In October 2014, I was asked to quote for a large chestnut removal for a lovely couple in Enford, a small village south of Upavon in Wiltshire. On my arrival I discovered not only was it extremely large with a lot of timber but it was also 60% dead and held together with very old fashioned steel cable braces near the top holding the two stems together. Couple that with limited slopped access and god knows what other "nasties" in the tree; this was going to be a big job!
I worked out a plan and submitted the quote, which was accepted a week or so later. I rang the guys and booked it in for early December.
The week of the job came around quickly and off we went. We set the chipper up in the field next to the garden with a farm trailer from the local farmer to chip into. All of the wood was being moved into the field and left in manageable bits for the village to help themselves.
All of the brush was removed from the tree and chipped by day one, but that was the easy bit! After closer inspection we found that the two cable braces in the top of the tree, joining one large stem to the other, were so tight that we could play a tune on one of them! This was going to cause us some concern.
This was old fashioned cable bracing, using techniques no longer used in the industry and for good reason. They consisted of a large coach style screw with an eye on the end screwed into the tree attached to 10mm thick steel cable and fixed to the other stem in the same method. This stuff is impossible to work with!
Done correctly and using up to date methods, cable bracing can serve it’s purpose of reducing the risks of failing limbs and in turn prolong the life of veteran trees whilst not causing problems to arborists who come to work on the tree in the future.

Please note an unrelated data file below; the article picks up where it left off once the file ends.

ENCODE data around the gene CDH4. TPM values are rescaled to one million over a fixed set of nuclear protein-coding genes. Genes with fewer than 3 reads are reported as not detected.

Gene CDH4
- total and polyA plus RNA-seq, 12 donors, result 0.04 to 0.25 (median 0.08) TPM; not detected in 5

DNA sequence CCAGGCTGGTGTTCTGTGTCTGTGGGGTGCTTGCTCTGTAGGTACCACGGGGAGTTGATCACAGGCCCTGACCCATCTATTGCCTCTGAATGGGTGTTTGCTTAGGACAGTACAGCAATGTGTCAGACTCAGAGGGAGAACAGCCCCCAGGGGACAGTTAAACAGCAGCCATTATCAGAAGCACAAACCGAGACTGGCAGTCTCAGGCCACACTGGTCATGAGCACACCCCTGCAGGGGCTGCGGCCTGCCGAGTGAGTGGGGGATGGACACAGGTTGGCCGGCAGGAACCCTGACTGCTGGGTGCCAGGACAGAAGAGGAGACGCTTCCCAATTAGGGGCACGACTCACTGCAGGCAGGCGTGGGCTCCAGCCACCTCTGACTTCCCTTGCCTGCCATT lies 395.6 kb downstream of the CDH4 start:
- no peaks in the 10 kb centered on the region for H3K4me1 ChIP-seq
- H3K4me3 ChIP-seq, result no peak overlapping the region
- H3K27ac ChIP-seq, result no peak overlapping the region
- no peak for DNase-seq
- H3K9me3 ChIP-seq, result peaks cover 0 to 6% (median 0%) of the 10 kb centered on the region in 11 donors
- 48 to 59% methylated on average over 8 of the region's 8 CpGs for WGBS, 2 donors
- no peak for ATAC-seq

This bracing, however, was a combination of old fashioned methods and limited knowledge! Bracing should always be placed two thirds of the way up the canopy and never positioned on the end of limbs. This means that if the tree ever needed to be taken down, the arborist working on the tree can take as much weight off the tree as is needed to slacken the tight wires and undo the braces in a controlled manner. As I’m sure you have already guessed, the guys who fitted these braces decided to put them right at the top and one was fixed on the end of the largest limb of the tree. So even with all of the brushwood and timber taken off the tree up to the braces, the wires were still extra tight. There would be no other way than to cut the wires at source.
The next morning we climbed the tree, armed with a 4 inch cordless grinder to remove the pesky braces and get on with taking the rest of the tree down. There was never any danger to us when cutting the wires; we always take every measure to ensure complete safety on our sites. As arborists, we maintain complete control of all our work. Using modern techniques and with all our experience, we can control what happens and when. This was not the case when working with 30 year old steel cables. The issue was whether or not the half of the tree would be able to support itself, without the support of the wires. Or after cutting them, would it crash to the floor with a bang making a huge mess?
So this was it, would it stay up? Or would 15 tonnes of half dead Horse Chestnut come crashing down? One wire cut and then the second, the stem wobbles for what felt like 25 minutes then we heard the cracking from the main union at the base but somehow it stayed in position much to the relief of everyone on site.
Now we were free to take the rest of the tree down in our much favoured calm and controlled manner.
Sometimes these jobs throw up some obstacles that we have to overcome, but with a good team on board and some careful consideration we always find a solution. Thanks to everyone who worked very hard on this job, another job well done and a very impressed customer!